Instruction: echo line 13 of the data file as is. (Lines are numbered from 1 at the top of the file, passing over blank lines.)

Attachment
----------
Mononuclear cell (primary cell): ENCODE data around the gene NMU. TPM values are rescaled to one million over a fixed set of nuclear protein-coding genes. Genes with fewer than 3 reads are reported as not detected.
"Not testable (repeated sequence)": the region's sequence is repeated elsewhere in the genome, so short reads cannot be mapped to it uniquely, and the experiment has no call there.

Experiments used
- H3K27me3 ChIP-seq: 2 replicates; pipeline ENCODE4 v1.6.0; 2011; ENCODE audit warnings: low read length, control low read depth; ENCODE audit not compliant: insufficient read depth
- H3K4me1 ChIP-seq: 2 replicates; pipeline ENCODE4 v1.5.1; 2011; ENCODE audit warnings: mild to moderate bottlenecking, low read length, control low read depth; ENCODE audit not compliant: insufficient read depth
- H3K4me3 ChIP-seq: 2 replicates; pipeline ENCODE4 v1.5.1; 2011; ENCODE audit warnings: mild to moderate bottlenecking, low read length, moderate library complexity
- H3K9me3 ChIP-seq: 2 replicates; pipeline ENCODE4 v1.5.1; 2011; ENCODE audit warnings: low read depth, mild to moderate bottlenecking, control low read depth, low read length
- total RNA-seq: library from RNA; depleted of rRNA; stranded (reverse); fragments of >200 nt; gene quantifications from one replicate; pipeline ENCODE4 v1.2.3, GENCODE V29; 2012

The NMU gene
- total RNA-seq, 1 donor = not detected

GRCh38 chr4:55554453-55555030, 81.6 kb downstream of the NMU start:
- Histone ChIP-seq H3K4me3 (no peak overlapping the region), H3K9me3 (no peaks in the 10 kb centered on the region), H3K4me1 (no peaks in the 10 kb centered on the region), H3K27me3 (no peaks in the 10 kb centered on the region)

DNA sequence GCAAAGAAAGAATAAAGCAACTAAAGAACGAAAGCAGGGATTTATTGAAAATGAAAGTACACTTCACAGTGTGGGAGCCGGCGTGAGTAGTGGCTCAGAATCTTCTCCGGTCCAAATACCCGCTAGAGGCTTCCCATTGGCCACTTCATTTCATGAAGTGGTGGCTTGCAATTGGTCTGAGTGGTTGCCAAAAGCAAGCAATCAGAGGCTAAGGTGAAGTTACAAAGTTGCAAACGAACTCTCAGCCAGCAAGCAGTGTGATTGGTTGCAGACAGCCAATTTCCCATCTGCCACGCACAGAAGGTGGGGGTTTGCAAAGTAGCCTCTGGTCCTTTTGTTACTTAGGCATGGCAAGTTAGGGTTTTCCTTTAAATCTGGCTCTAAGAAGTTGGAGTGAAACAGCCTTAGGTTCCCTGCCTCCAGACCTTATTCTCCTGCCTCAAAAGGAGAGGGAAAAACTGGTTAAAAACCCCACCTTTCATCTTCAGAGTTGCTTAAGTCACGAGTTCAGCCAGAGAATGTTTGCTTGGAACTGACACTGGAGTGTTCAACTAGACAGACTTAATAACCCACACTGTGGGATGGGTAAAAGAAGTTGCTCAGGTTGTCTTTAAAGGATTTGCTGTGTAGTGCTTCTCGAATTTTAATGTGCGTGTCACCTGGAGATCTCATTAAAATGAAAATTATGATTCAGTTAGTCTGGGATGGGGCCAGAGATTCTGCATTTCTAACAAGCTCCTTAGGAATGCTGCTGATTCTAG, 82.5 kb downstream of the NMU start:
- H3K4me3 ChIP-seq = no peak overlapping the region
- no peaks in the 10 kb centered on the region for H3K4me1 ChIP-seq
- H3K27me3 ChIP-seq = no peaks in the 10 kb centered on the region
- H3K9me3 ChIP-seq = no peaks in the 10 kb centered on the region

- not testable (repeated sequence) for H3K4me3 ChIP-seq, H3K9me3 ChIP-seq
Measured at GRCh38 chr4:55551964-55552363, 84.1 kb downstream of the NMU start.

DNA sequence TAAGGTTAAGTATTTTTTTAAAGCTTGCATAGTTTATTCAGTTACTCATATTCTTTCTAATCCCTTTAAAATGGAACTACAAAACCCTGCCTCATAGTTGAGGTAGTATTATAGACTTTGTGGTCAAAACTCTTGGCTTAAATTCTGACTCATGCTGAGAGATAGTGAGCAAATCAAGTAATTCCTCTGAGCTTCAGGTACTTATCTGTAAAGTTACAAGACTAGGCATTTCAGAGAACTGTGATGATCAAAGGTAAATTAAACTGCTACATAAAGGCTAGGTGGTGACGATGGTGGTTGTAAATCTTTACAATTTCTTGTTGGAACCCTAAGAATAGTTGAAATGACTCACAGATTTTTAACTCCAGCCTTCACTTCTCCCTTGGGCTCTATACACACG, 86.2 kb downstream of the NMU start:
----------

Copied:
DNA sequence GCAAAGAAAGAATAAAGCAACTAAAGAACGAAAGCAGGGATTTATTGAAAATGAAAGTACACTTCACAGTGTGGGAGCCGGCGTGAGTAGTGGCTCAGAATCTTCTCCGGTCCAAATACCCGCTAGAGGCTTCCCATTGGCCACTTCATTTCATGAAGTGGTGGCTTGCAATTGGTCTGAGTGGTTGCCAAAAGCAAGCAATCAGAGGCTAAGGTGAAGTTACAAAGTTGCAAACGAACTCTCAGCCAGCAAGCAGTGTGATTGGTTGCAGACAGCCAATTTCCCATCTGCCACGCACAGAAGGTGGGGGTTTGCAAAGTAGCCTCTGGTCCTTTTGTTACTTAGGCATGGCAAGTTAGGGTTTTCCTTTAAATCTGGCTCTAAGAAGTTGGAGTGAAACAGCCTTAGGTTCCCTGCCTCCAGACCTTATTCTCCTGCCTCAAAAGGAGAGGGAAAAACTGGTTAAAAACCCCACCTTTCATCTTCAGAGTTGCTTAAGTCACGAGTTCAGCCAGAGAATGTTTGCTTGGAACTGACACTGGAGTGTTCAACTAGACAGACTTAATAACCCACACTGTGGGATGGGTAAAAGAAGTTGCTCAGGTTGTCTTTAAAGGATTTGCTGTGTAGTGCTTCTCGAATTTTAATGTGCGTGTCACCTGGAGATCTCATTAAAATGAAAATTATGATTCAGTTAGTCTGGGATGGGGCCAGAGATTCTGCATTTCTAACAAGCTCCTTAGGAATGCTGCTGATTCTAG, 82.5 kb downstream of the NMU start: